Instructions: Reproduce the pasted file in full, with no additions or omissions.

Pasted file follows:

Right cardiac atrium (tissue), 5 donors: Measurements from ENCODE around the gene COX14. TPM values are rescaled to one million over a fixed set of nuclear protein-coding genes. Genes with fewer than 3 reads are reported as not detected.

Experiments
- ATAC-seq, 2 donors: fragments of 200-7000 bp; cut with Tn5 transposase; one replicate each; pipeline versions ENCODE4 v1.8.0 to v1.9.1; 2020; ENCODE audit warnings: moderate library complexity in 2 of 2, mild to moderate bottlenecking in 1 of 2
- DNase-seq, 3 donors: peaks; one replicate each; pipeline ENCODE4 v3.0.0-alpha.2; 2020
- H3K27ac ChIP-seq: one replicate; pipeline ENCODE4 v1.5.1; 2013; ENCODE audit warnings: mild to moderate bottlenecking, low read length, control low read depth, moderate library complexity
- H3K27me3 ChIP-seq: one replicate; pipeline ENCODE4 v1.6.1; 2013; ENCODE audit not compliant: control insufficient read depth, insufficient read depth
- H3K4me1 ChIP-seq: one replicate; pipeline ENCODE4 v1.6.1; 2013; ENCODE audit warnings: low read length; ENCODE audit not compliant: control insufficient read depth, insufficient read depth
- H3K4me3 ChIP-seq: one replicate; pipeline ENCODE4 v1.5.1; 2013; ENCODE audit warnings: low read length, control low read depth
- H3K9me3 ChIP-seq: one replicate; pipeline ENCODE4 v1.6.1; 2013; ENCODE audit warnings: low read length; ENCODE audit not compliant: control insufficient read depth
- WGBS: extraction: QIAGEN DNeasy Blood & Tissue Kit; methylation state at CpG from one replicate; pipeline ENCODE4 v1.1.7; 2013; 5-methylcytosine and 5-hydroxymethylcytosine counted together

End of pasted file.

Right cardiac atrium (tissue), 5 donors: Measurements from ENCODE around the gene COX14. TPM values are rescaled to one million over a fixed set of nuclear protein-coding genes. Genes with fewer than 3 reads are reported as not detected.

Experiments
- ATAC-seq, 2 donors: fragments of 200-7000 bp; cut with Tn5 transposase; one replicate each; pipeline versions ENCODE4 v1.8.0 to v1.9.1; 2020; ENCODE audit warnings: moderate library complexity in 2 of 2, mild to moderate bottlenecking in 1 of 2
- DNase-seq, 3 donors: peaks; one replicate each; pipeline ENCODE4 v3.0.0-alpha.2; 2020
- H3K27ac ChIP-seq: one replicate; pipeline ENCODE4 v1.5.1; 2013; ENCODE audit warnings: mild to moderate bottlenecking, low read length, control low read depth, moderate library complexity
- H3K27me3 ChIP-seq: one replicate; pipeline ENCODE4 v1.6.1; 2013; ENCODE audit not compliant: control insufficient read depth, insufficient read depth
- H3K4me1 ChIP-seq: one replicate; pipeline ENCODE4 v1.6.1; 2013; ENCODE audit warnings: low read length; ENCODE audit not compliant: control insufficient read depth, insufficient read depth
- H3K4me3 ChIP-seq: one replicate; pipeline ENCODE4 v1.5.1; 2013; ENCODE audit warnings: low read length, control low read depth
- H3K9me3 ChIP-seq: one replicate; pipeline ENCODE4 v1.6.1; 2013; ENCODE audit warnings: low read length; ENCODE audit not compliant: control insufficient read depth
- WGBS: extraction: QIAGEN DNeasy Blood & Tissue Kit; methylation state at CpG from one replicate; pipeline ENCODE4 v1.1.7; 2013; 5-methylcytosine and 5-hydroxymethylcytosine counted together